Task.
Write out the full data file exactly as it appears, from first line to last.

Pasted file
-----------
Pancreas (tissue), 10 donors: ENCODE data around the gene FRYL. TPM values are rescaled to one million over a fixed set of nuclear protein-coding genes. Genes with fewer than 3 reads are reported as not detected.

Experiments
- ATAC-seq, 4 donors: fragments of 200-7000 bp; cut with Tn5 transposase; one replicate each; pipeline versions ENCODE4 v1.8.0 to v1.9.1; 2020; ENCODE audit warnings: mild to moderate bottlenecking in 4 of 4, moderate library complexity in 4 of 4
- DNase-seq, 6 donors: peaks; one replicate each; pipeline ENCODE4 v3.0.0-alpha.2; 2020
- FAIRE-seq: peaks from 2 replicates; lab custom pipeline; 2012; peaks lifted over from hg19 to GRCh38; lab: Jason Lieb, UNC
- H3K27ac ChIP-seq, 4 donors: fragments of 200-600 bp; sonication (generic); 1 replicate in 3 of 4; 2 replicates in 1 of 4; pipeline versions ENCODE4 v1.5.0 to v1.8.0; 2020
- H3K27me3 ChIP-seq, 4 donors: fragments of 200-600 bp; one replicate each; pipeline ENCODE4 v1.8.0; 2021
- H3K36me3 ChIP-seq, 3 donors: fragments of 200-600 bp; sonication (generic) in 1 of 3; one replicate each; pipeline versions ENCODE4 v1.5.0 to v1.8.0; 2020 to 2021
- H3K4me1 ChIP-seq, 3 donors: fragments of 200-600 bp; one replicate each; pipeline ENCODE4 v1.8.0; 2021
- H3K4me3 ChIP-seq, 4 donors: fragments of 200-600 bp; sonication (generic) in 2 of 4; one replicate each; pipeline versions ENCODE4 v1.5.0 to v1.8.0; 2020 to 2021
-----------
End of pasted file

Pancreas (tissue), 10 donors: ENCODE data around the gene FRYL. TPM values are rescaled to one million over a fixed set of nuclear protein-coding genes. Genes with fewer than 3 reads are reported as not detected.

Experiments
- ATAC-seq, 4 donors: fragments of 200-7000 bp; cut with Tn5 transposase; one replicate each; pipeline versions ENCODE4 v1.8.0 to v1.9.1; 2020; ENCODE audit warnings: mild to moderate bottlenecking in 4 of 4, moderate library complexity in 4 of 4
- DNase-seq, 6 donors: peaks; one replicate each; pipeline ENCODE4 v3.0.0-alpha.2; 2020
- FAIRE-seq: peaks from 2 replicates; lab custom pipeline; 2012; peaks lifted over from hg19 to GRCh38; lab: Jason Lieb, UNC
- H3K27ac ChIP-seq, 4 donors: fragments of 200-600 bp; sonication (generic); 1 replicate in 3 of 4; 2 replicates in 1 of 4; pipeline versions ENCODE4 v1.5.0 to v1.8.0; 2020
- H3K27me3 ChIP-seq, 4 donors: fragments of 200-600 bp; one replicate each; pipeline ENCODE4 v1.8.0; 2021
- H3K36me3 ChIP-seq, 3 donors: fragments of 200-600 bp; sonication (generic) in 1 of 3; one replicate each; pipeline versions ENCODE4 v1.5.0 to v1.8.0; 2020 to 2021
- H3K4me1 ChIP-seq, 3 donors: fragments of 200-600 bp; one replicate each; pipeline ENCODE4 v1.8.0; 2021
- H3K4me3 ChIP-seq, 4 donors: fragments of 200-600 bp; sonication (generic) in 2 of 4; one replicate each; pipeline versions ENCODE4 v1.5.0 to v1.8.0; 2020 to 2021